I-35W Bridge Collapse: The Aftershocks

  • Article by: PAM LOUWAGIE , Star Tribune
  • Updated: September 22, 2007 - 6:56 PM

Some survivors of the I-35W bridge collapse who were relatively unscathed physically are discovering they bear deep emotional scars. Some are reaching out to each other as they struggle to return to their old routines.

The gray glow of the TV helps distract Amy Lindholm from her memories when she settles onto the overstuffed couch in her living room each night. • If she tries to fall asleep in silence and in her bed, the way she used to, the images and sounds of falling down with the Interstate 35W bridge come rushing back: the loud crack of the bridge breaking. The lifeless body she couldn't reach to help. Her own screams. • Sleeping on the couch with the TV on feels better. The couch's firmness is good for her aching back. "And I'm closer to the door in case something happens," she says. "Like [if] my apartment goes down or something." • Lindholm is one of many survivors of the Aug. 1 bridge collapse who emerged from the rubble without dramatic physical injuries -- spared from what in some cases seemed like sudden and certain death. • But now many of them are drifting through their days still haunted by what they felt and saw, still struggling to find solace. Some are also coming together to form a community they couldn't have imagined before that horrifying rush hour when 13 people died.

The bridge, they say, keeps surfacing in their lives. • Kimberly Brown avoids parking ramps. Jeff Ringate, back to working bridge construction, questions the stability of the structures. Brent and Chris Olson, who walked away uninjured, have difficulty concentrating on routine tasks. • Talking with others who were there helps the most, they say. Some survivors are now part of a group of up to two dozen people who gather on Wednesday nights in St. Paul.

Sitting in a circle in comfortable chairs, group members can understand why Lindholm speeds across bridges or grabs the couch cushions to brace herself when thunder rattles.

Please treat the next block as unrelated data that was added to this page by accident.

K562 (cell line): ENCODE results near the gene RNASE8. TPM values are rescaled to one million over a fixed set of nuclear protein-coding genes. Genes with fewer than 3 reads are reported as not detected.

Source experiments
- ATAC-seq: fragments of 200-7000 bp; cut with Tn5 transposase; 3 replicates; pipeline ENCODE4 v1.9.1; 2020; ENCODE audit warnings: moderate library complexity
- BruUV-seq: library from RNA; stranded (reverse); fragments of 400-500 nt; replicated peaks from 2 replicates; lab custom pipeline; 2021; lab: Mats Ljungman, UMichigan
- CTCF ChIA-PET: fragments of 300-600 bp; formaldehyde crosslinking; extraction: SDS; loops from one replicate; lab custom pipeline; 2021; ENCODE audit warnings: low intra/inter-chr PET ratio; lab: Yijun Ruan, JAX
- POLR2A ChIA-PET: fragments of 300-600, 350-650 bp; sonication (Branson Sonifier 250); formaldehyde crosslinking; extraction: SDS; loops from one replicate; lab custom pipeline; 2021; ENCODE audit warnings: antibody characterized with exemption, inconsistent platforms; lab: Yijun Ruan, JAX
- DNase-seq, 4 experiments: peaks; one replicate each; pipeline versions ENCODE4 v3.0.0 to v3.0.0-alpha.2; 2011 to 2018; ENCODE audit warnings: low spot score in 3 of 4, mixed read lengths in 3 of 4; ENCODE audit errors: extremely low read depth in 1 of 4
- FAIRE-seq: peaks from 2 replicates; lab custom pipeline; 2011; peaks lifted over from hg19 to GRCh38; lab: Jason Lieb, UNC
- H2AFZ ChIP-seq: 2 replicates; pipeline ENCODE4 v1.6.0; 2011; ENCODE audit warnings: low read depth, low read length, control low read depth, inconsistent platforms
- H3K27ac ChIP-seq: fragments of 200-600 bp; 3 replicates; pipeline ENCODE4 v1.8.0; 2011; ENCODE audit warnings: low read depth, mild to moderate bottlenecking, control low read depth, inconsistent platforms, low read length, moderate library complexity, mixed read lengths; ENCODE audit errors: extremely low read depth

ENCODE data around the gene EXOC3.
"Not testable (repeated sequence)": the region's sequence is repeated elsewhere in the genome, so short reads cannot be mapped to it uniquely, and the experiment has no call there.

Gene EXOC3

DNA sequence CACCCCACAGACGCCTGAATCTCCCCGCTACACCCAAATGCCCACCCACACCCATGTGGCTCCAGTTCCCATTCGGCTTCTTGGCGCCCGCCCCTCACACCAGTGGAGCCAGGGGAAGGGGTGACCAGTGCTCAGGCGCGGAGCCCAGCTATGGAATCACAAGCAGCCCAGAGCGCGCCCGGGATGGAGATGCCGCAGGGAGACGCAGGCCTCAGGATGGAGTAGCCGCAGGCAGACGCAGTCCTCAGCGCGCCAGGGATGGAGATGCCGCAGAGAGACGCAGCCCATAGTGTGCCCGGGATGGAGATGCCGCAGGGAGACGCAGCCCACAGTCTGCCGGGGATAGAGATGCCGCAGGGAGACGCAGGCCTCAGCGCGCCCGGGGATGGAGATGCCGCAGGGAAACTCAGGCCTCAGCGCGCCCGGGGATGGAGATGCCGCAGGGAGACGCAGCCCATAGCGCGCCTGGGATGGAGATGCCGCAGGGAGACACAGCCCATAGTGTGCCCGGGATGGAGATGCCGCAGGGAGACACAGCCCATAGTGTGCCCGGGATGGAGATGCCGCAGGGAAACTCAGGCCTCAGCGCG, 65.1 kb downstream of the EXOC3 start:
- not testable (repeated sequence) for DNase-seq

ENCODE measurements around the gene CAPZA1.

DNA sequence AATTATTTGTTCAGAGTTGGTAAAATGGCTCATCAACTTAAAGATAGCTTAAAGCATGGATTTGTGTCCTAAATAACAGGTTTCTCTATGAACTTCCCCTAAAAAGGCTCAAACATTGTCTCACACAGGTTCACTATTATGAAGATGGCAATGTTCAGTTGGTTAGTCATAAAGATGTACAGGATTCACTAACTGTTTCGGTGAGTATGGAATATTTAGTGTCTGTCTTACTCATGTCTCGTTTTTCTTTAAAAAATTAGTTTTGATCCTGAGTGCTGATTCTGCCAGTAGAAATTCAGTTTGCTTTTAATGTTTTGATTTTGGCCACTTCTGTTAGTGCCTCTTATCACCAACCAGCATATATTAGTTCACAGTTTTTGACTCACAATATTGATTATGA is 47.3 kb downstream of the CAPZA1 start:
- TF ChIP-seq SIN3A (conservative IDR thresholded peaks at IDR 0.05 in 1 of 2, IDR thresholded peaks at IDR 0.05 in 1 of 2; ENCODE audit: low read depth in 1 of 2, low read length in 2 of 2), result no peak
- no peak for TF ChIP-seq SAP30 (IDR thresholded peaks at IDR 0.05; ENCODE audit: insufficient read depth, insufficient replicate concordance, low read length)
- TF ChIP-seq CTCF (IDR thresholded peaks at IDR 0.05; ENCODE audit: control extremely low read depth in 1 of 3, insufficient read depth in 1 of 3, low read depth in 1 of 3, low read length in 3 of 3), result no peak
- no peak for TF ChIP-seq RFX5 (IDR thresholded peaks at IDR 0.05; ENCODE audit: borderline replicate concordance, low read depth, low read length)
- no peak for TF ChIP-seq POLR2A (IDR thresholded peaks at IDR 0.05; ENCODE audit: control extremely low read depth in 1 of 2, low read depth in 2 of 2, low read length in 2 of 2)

Or why another survivor avoids riding down in elevators, escaping the feeling of falling in the pit of the stomach. Or why another squeezes the steering wheel when driving through construction. Or why another, opening the door to let out her dogs, saw a crack in the concrete and visualized the ground falling away.

Most are jittery with the realization that they can't always control what happens to them.

"Some of them are reconnecting with people they met on the bridge or as they were being rescued," said Margaret McAbee, who leads the Wednesday meetings. "I think what we're finding is that each of them were feeling quite isolated because they probably went home without really having any way to reconnect with any of those people."

Life-threatening encounters often bring anxiety, upset stomachs, forgetfulness and a wave of other reactions, experts say. And it's not a sign of strength or weakness.

Some people feel the effects right away. Others may not feel them for months. Some escape entirely.

An unexpected tragedy, such as the bridge collapse, complicates things even more.

"It's certainly something none of us ever expects to have happen to us. And so how do you get yourself around that?" said McAbee, executive director of Survivor Resources, a Twin Cities nonprofit group. "One of the ways to do that is to talk to the other people who were there and to process that and to tell that story to other people who get it."

Said Lindholm: "We're all there and we support each other and listen to everybody and no one's judging nobody and we all have the same anger. Bridges aren't supposed to fall."

A second chance at life

Kimberly Brown no longer parks in the ramp at work.

Brown was riding with her friend to a soccer game, fiddling with her cell phone, when she felt a vibration. She looked up and saw the pavement in front of her rippling.

"Oh, my God!" she screamed, tucking her head into her arms as they plummeted.

They would be crushed, she thought.

The car, a silver Saturn, landed with its front wheels hanging on an edge of broken concrete. Brown crawled out through the driver's-side window, tiptoed onto twisted metal and pulled herself across the hood to reach the stable slab of concrete resting in the river.

On her first day back at work, she parked in a ramp as always and started walking toward her office. But when a car passed, the concrete floor fluttered slightly.

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